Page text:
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History buffs list their favorite facts about queerness through the ages

La Maupin
Julie D’Aubigny, a.k.a. La Maupin

Now here’s a trivial pursuit! On Reddit, users recently lit up the r/LGBT forum with “queer historical facts” after one person noted that LGBTQ+ history “can be really hard to find, and it’s not often talked about.” (Thanks, cis-het agenda!)

“So maybe this’ll be fun and we can learn something about our history!” the original poster added. “You can post anything you want. … For example, a historical character whose queerness is not often talked about, or about a civilization and their traditions.”

Here’s a selection of responses, along with supporting evidence from around the web. (And if you still want more, check out the “favorite conspiracy theory” one person wrote about John F. Kennedy, his friend Lem Billings, and Marilyn Monroe as a beard.)

“Well, Julie D’Aubigny [who performed under the stage name La Maupin] was a badass bi sword-fighter and opera singer who kissed women in public.”

(This fact is corroborated on the Los Angeles Public Library blog, where librarian Alan Westby writes, “About 1701, La Maupin’s husband—M. Maupin—returned to her life, though this appears not have hindered her extra-marital relationships at all. Her bisexual affairs, cross-dressing, sword fighting all continued unabated.”)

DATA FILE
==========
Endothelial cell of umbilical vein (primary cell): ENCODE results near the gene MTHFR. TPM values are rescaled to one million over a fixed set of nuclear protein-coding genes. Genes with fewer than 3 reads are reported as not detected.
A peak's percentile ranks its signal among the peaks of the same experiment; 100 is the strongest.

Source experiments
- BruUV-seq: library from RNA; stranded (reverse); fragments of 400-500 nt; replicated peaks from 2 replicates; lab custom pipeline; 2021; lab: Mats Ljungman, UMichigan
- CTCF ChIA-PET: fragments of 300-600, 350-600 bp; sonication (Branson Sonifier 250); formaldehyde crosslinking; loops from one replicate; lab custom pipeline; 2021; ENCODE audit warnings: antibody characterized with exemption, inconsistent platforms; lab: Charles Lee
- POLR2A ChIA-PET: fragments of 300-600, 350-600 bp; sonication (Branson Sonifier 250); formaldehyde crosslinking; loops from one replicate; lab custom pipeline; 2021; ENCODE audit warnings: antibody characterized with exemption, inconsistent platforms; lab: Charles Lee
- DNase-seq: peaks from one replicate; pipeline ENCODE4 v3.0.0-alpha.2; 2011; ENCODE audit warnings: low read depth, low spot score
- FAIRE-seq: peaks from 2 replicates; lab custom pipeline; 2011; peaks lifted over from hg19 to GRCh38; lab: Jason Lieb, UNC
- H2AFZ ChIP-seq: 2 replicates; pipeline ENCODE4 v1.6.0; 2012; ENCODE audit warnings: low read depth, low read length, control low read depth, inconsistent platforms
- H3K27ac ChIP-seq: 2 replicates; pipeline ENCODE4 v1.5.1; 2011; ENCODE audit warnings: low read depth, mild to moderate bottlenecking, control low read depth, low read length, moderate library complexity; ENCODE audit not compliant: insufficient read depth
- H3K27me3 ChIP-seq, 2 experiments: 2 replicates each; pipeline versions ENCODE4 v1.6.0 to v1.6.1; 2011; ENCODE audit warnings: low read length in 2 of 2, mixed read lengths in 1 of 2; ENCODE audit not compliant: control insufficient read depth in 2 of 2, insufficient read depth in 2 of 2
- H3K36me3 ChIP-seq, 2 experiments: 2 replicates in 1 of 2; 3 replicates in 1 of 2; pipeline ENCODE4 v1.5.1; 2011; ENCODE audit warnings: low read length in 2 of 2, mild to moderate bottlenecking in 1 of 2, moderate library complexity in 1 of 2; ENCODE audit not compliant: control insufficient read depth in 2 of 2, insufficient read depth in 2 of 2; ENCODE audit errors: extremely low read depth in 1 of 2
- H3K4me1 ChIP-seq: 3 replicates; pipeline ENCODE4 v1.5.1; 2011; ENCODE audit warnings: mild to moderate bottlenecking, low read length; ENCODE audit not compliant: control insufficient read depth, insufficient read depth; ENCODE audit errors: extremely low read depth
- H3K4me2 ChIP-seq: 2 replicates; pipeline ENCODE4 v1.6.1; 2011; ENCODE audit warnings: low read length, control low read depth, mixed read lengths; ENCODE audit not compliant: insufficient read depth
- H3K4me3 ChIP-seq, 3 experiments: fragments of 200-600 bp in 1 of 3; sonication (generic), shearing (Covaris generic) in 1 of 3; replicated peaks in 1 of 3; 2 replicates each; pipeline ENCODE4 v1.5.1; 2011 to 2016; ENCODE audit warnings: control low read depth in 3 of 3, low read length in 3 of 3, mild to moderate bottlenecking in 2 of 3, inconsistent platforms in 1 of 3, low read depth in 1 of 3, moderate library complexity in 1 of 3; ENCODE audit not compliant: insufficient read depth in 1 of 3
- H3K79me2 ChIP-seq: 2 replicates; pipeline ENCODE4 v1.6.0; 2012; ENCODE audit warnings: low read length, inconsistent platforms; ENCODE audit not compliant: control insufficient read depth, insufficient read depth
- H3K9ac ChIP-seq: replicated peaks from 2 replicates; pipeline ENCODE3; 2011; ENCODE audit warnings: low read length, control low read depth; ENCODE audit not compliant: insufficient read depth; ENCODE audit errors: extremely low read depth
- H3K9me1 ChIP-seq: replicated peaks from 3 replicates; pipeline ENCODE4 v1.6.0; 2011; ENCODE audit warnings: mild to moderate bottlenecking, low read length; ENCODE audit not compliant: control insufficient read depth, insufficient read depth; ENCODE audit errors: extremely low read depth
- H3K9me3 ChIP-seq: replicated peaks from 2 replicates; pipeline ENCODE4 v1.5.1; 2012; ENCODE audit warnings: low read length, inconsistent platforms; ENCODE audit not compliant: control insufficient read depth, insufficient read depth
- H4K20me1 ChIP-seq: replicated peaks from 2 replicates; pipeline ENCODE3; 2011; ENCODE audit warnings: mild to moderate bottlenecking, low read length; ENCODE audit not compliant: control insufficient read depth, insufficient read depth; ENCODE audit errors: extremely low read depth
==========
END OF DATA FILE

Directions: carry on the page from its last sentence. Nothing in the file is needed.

Related: As a new year dawns, take a moment to reflect on a dark moment in queer history

“There are Hindu temples that are thousands of years old that have carvings depicting homosexuality. The Kama Sutra also has queer shit in it. We have queer representation in ancient texts as well. … Unfortunately, today’s society is just as homophobic because of colonization, but times are changing.”

(The HRC reports that the Kama Sutra mentions same-sex experience as an activity “to be engaged in and enjoyed for its own sake as one of the arts.” According to India Today, scholars have interpreted images at the temples of Khajuraho to mean that people engaged in homosexual acts in ancient times. And Devleena Ghosh, a professor in social and political sciences at the University of Technology, told ABC Radio National in 2020 that British colonists created social constructs against “anything that deviated from the norm on ideas about the family, sexuality, [or] male and female behavior.”)

“The Spartans were hella gay. They had to spend so much time with just other men that they got really used to having you know what with each other.”

(“In Athens and Sparta, homosexuality was practiced to various degrees, and its status was somewhat ‘complicated,’ according to Plato’s Pausanias,” Yale graduate history student James Flynn wrote for the National Endowment for the Humanities’ Humanities magazine last year. “In Thebes, on the other hand, it was actively encouraged, and even legally incentivized”)

Related: Rare artifact from queer history pops up after nearly 150 years… on Google

“In Egypt, two male royal manicurists named Niankhkhnum and Khnumhotep were found buried together in a shared tomb similar to the way married couples were often buried.”

(“They are so close together here that not only are they face to face and nose to nose, but so close that the knots on their belts are touching, linking their lower torsos,” independent Egyptian history scholar Greg Reeder told The New York Times in 2005. “If this scene were composed of a male-female couple instead of the same-sex couple we have here, there would be little question concerning what it is we are seeing.”)

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